I am happy to announce the publication of my new book, The World and U2: One Band’s Remaking of Global Activism. It’s a history of the band’s evolution as activists–what made them engaged, how they changed, and the impact they’ve had both on their causes and on the world of activism. Rowman & Littlefield is the publisher. It’s a short book, great for students, and you can see more here at the publisher’s page. It’s available at Amazon too.
WE GET TO CARRY EACH OTHER: USING THE MUSICAL ACTIVISM OF U2 AS A FRAMEWORK FOR AN ENGAGED SPIRITUALITY & COMMUNITY ENGAGEMENT COURSE
Saint Mary’s College of California
Engaging Pedagogies in Catholic Higher Education, Vol. 1: Iss. 1, Article 4, 2015
This article describes a January-term community engagement service-learning college course that used the musical and spiritually-based activism of U2 as an example of engaged spirituality using activism and advocacy. In addition to learning about the history, music, and activism of the band, students were taught a specific set of skills for developing and implementing action plans, and coordinating logistics for advocacy-based events on campus. Students were assigned to apply these skills as the service-learning component of the course. These activities were conceptualized as indirect service that reflected activism and advocacy as a form of engaged spirituality. The article concludes by describing its impact and how learning objectives were met.
On June 5, 2015, I delivered the closing address for a gathering of the North American Association of Christians in Social Work (California chapter) at Fresno Pacific University. In my talk, “Social Justice and Pop Culture: U2 as a non-traditional Christian voice,” I suggest the thesis that “U2 models a non-traditional Christian witness by engaging the world — especially in areas of social concern — not by remaining isolated from it.”
After giving a brief survey of Ireland, The Troubles and U2’s own adolescence, I address the changing social commentary that “Sunday Bloody Sunday” provides across four decades of live performances, including the dirge-like presentation on the current Innocence + Experience tour. I finish by reflecting on Bono’s own words about engagement with the culture, especially as faith prompts him to speak about social issues.
I captured a live Persicope stream of the presentation and edited in some of my visuals (including concert footage).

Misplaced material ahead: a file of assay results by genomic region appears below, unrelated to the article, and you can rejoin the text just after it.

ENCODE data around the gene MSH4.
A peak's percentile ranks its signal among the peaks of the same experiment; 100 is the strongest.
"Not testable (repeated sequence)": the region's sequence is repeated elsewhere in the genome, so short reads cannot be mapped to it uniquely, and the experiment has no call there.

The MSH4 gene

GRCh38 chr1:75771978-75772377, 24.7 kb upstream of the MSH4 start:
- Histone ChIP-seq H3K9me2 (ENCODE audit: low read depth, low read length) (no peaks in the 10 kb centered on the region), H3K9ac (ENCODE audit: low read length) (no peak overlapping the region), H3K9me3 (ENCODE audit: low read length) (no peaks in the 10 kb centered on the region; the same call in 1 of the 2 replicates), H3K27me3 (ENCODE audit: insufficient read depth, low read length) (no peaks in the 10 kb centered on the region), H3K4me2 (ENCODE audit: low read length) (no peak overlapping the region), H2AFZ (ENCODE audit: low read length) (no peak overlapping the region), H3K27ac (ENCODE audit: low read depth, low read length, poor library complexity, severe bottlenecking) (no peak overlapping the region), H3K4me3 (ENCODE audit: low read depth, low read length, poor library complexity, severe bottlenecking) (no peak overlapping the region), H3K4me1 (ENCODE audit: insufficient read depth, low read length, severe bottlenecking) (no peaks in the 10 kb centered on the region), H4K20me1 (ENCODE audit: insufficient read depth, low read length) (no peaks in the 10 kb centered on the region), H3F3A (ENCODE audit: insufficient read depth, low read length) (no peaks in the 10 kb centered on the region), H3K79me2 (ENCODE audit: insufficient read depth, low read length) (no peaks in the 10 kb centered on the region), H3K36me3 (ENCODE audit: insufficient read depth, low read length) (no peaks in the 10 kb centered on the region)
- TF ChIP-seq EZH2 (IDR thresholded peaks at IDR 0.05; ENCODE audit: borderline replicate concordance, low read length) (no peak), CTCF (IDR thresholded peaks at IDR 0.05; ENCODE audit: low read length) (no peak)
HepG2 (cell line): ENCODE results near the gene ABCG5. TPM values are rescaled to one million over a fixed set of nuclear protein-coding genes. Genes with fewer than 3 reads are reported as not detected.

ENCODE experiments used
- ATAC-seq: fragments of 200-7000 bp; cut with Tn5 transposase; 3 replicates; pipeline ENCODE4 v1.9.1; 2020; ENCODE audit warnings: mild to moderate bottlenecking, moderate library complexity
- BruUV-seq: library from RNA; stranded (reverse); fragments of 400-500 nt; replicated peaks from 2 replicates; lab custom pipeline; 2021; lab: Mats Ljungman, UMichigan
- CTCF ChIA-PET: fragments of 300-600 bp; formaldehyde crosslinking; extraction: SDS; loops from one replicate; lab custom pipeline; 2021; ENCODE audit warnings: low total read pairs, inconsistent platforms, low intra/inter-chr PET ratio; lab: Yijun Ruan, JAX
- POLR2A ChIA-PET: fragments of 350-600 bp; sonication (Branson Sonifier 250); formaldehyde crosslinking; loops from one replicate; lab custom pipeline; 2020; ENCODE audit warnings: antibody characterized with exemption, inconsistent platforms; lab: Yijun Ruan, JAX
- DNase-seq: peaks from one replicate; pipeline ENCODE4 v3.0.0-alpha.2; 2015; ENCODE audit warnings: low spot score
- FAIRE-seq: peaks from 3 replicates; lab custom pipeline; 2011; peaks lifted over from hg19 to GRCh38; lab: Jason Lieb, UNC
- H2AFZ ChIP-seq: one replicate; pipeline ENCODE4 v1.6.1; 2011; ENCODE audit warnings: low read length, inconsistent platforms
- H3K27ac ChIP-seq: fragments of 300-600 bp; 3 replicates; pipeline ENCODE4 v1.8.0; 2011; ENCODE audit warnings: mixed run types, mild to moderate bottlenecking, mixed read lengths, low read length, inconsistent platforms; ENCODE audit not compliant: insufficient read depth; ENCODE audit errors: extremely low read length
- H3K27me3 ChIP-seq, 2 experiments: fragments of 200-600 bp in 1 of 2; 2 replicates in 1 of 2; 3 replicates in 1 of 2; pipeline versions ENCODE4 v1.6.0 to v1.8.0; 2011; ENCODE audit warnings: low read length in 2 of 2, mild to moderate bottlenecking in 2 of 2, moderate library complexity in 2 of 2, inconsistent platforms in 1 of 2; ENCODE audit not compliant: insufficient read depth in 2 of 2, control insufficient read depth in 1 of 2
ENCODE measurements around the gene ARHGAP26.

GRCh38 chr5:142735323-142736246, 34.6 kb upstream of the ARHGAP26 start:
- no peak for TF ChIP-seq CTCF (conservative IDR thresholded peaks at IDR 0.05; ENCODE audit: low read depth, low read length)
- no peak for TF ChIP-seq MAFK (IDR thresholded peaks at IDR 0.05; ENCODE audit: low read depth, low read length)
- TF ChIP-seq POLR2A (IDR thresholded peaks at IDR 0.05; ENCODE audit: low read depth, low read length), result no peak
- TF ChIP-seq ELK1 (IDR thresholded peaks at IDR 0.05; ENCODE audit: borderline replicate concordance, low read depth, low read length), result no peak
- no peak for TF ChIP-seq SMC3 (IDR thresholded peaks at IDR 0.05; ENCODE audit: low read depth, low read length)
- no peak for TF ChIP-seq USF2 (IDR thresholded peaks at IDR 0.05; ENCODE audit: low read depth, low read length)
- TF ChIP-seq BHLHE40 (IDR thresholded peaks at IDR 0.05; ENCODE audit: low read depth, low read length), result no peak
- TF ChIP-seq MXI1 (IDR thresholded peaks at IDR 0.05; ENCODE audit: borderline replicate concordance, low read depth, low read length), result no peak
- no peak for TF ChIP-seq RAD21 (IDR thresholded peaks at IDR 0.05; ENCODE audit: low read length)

Video is on YouTube here.
My blog post about it is here.
I was honored to be asked to help curate the permanent exhibit U2: Made in Dublin for The Little Museum of Dublin. The exhibit opened in 2013 and continues to grow.
Charting the story of the band from 1976 all the way up to the present day, this fan-curated exhibition features musical rarities, signed albums and some great photography, alongside items such as a Trabant car, a Gibson Explorer, a life-size sculpture of MacPhisto and even a pack of U2 condoms.
The exhibition was curated by fans of the band alongside some of Ireland’s best photographers and artists, as a tribute to the achievements of U2 and a celebration of their roots in the local music scene of the 1970s. A soundtrack narrated by Tom Dunne tells the story of the band with rare live recordings from the Dandelion Market all the way through to Croke Park. It’s already proving hugely popular with fans of Ireland’s most famous musical export.
* From the 2009 meeting of the U2 Conference came Exploring U2: Is This Rock ‘n’ Roll? from Rowman & Littlefield.
Edited by Scott Calhoun, with sixteen essays based on presentations from the conference from Neil McCormick, Danielle Rhéaume, Rachel E. Seiler, Jeffrey F. Keuss and Sara Koenig, Christopher Endrinal, Steve Taylor, Michele O’Brien, Kevin J. H. Dettmar, Daniel T. Kline, Beth Maynard, Greg Clarke, Deane Galbraith, Bruce L. Edwards, John Hurtgen, Stephen Catanzarite, and Scott Calhoun. More information and contents here.
* From the 2013 meeting of the U2 Conference came U2 Above, Across, and Beyond: Interdisciplinary Assessments from Lexington Press.
Edited by Scott Calhoun, with eight essays based on presentations from the conference from Christopher Wales, Brian F. Wright, Ed Montano, Arlan Elizabeth Hess, Fred Johnson, Theodore Louis Trost, Steve Taylor, and Matthew J. Hamilton. More information and contents here.